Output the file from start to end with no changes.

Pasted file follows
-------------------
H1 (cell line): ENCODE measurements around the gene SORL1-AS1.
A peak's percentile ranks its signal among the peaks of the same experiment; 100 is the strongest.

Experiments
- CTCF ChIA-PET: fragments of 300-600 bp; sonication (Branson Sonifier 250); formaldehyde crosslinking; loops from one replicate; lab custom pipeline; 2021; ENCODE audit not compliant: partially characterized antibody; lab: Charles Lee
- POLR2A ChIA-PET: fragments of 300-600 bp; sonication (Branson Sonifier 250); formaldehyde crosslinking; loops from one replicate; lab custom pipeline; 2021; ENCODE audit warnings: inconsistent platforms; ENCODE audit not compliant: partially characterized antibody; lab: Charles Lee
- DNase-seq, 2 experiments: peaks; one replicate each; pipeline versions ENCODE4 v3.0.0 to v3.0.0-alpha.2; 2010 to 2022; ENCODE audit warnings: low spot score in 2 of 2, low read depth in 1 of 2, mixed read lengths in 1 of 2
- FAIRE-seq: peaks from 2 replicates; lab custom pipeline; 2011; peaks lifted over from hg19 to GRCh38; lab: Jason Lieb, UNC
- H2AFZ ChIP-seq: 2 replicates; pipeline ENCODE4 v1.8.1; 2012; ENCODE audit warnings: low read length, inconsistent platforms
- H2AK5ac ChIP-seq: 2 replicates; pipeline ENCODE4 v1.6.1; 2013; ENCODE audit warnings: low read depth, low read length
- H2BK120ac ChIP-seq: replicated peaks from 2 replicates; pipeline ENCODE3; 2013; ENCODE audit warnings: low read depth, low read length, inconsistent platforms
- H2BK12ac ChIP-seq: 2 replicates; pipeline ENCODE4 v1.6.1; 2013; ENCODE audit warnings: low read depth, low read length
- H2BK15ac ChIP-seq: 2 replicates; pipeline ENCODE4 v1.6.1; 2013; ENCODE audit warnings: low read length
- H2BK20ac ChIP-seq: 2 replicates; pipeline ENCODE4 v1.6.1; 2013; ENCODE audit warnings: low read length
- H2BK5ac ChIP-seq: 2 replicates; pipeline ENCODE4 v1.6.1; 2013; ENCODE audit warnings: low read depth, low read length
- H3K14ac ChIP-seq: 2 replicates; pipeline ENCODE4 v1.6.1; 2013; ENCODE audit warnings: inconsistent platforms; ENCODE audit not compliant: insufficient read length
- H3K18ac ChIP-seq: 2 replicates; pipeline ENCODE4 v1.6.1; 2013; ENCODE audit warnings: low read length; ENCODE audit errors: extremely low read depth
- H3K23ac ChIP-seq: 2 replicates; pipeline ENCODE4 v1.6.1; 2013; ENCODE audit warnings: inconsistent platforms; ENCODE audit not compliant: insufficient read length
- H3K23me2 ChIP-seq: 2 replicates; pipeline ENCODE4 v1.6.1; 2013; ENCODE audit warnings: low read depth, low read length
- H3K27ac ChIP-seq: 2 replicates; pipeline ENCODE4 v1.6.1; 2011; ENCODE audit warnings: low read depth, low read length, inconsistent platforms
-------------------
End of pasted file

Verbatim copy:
H1 (cell line): ENCODE measurements around the gene SORL1-AS1.
A peak's percentile ranks its signal among the peaks of the same experiment; 100 is the strongest.

Experiments
- CTCF ChIA-PET: fragments of 300-600 bp; sonication (Branson Sonifier 250); formaldehyde crosslinking; loops from one replicate; lab custom pipeline; 2021; ENCODE audit not compliant: partially characterized antibody; lab: Charles Lee
- POLR2A ChIA-PET: fragments of 300-600 bp; sonication (Branson Sonifier 250); formaldehyde crosslinking; loops from one replicate; lab custom pipeline; 2021; ENCODE audit warnings: inconsistent platforms; ENCODE audit not compliant: partially characterized antibody; lab: Charles Lee
- DNase-seq, 2 experiments: peaks; one replicate each; pipeline versions ENCODE4 v3.0.0 to v3.0.0-alpha.2; 2010 to 2022; ENCODE audit warnings: low spot score in 2 of 2, low read depth in 1 of 2, mixed read lengths in 1 of 2
- FAIRE-seq: peaks from 2 replicates; lab custom pipeline; 2011; peaks lifted over from hg19 to GRCh38; lab: Jason Lieb, UNC
- H2AFZ ChIP-seq: 2 replicates; pipeline ENCODE4 v1.8.1; 2012; ENCODE audit warnings: low read length, inconsistent platforms
- H2AK5ac ChIP-seq: 2 replicates; pipeline ENCODE4 v1.6.1; 2013; ENCODE audit warnings: low read depth, low read length
- H2BK120ac ChIP-seq: replicated peaks from 2 replicates; pipeline ENCODE3; 2013; ENCODE audit warnings: low read depth, low read length, inconsistent platforms
- H2BK12ac ChIP-seq: 2 replicates; pipeline ENCODE4 v1.6.1; 2013; ENCODE audit warnings: low read depth, low read length
- H2BK15ac ChIP-seq: 2 replicates; pipeline ENCODE4 v1.6.1; 2013; ENCODE audit warnings: low read length
- H2BK20ac ChIP-seq: 2 replicates; pipeline ENCODE4 v1.6.1; 2013; ENCODE audit warnings: low read length
- H2BK5ac ChIP-seq: 2 replicates; pipeline ENCODE4 v1.6.1; 2013; ENCODE audit warnings: low read depth, low read length
- H3K14ac ChIP-seq: 2 replicates; pipeline ENCODE4 v1.6.1; 2013; ENCODE audit warnings: inconsistent platforms; ENCODE audit not compliant: insufficient read length
- H3K18ac ChIP-seq: 2 replicates; pipeline ENCODE4 v1.6.1; 2013; ENCODE audit warnings: low read length; ENCODE audit errors: extremely low read depth
- H3K23ac ChIP-seq: 2 replicates; pipeline ENCODE4 v1.6.1; 2013; ENCODE audit warnings: inconsistent platforms; ENCODE audit not compliant: insufficient read length
- H3K23me2 ChIP-seq: 2 replicates; pipeline ENCODE4 v1.6.1; 2013; ENCODE audit warnings: low read depth, low read length
- H3K27ac ChIP-seq: 2 replicates; pipeline ENCODE4 v1.6.1; 2011; ENCODE audit warnings: low read depth, low read length, inconsistent platforms